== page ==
Hypothesis: In properly selected patients, the radial head need not be resected in linked elbow replacement. Background: For linked prostheses, whether the radial head is addressed is a function of the specific pathology present. We reviewed our management of the radial head in linked elbow arthroplasty (TEA) to determine the frequency and indication for subsequent surgery if not resected at the time of the primary procedure. Materials and methods: We reviewed indications in 709 patients who underwent TEA to determine how the radial head was managed. Indications for secondary resection as a result of radial head impingement were identified. Significant differences between the rheumatoid and post-traumatic groups were tested with χ2 analysis. Results: Of 381 rheumatoid patients who underwent TEA, the radial head was addressed surgically in 169 (44%); of which 68 patients (17.8%) in the rheumatoid arthritis group required complete radial head resection and 101 (27%) had a " radiusing" debridement procedure. Post-traumatic disease was present in 328 patients, and 38 (13%) underwent radial head resection, 5 underwent a debridement radiusing. The radial head was addressed surgically more often in the rheumatoid arthritis group (P = .001). Only 4 of the 709 patients (0.6%) required a secondary resection for radial head impingement, all with good results. Conclusions: Most often the radial head can be preserved with this linked prosthesis. Rheumatoid arthritis carries a higher prevalence of radial head disease, and hence requires attention more commonly, usually with simple debridement. If impingement symptoms of radial head develop, secondary resection yields good results.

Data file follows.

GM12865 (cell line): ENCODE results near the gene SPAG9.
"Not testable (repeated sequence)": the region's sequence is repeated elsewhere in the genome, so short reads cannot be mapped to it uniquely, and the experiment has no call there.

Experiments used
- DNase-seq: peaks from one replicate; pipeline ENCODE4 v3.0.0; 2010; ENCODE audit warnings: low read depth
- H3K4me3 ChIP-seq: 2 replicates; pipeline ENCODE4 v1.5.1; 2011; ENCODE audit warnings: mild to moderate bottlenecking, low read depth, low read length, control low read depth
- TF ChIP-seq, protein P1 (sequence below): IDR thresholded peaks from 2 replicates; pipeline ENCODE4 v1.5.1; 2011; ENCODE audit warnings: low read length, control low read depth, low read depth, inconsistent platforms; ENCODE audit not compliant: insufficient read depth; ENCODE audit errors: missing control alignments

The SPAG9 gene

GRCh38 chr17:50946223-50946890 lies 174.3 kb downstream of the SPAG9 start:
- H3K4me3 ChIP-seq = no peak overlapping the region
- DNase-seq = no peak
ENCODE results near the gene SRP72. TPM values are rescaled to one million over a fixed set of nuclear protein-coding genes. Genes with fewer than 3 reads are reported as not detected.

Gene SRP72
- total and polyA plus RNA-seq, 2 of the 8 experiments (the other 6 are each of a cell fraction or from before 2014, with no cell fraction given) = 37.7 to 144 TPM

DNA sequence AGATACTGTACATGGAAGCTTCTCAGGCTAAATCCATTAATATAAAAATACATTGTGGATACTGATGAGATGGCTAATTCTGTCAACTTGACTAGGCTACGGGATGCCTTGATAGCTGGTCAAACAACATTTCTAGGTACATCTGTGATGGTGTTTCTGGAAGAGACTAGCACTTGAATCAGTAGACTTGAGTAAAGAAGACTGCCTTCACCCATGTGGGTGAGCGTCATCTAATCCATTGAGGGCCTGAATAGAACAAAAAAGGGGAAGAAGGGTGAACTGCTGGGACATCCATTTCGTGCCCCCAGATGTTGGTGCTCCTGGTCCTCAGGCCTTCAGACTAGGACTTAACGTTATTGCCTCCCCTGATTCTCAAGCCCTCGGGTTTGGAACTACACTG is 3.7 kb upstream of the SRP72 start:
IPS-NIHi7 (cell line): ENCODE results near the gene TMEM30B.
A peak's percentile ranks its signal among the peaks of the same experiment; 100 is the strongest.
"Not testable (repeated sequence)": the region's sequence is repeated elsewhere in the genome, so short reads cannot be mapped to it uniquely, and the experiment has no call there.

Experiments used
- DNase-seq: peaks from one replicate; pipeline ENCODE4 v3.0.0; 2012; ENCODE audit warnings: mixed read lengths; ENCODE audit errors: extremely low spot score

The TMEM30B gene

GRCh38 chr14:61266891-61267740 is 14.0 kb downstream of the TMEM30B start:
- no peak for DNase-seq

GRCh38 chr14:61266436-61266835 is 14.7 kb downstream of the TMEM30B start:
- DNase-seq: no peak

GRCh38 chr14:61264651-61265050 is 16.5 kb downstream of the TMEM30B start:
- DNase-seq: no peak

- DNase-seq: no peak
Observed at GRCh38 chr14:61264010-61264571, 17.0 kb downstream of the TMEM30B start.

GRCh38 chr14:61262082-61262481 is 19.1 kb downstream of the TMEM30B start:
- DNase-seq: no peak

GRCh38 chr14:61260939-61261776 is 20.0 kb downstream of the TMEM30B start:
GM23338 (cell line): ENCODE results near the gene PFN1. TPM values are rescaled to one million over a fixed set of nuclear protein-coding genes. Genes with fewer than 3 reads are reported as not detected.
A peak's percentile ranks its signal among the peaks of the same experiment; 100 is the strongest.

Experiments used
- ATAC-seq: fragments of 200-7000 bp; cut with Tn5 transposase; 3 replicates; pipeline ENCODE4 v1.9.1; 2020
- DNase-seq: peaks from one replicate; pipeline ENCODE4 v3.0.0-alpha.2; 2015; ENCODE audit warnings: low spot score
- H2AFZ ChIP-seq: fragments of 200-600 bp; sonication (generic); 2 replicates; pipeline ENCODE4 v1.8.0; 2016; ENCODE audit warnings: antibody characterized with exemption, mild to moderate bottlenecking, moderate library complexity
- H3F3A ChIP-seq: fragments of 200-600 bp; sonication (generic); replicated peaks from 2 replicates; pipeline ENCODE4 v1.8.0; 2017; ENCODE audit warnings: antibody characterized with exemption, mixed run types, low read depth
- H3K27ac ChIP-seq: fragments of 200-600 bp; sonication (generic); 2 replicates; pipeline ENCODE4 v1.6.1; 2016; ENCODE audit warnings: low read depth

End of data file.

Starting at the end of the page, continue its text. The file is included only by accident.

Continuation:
- Level III
- Radial head
- Retrospective Case Control Study
- Total elbow arthroplasty
- Treatment Study
ASJC Scopus subject areas
- Orthopedics and Sports Medicine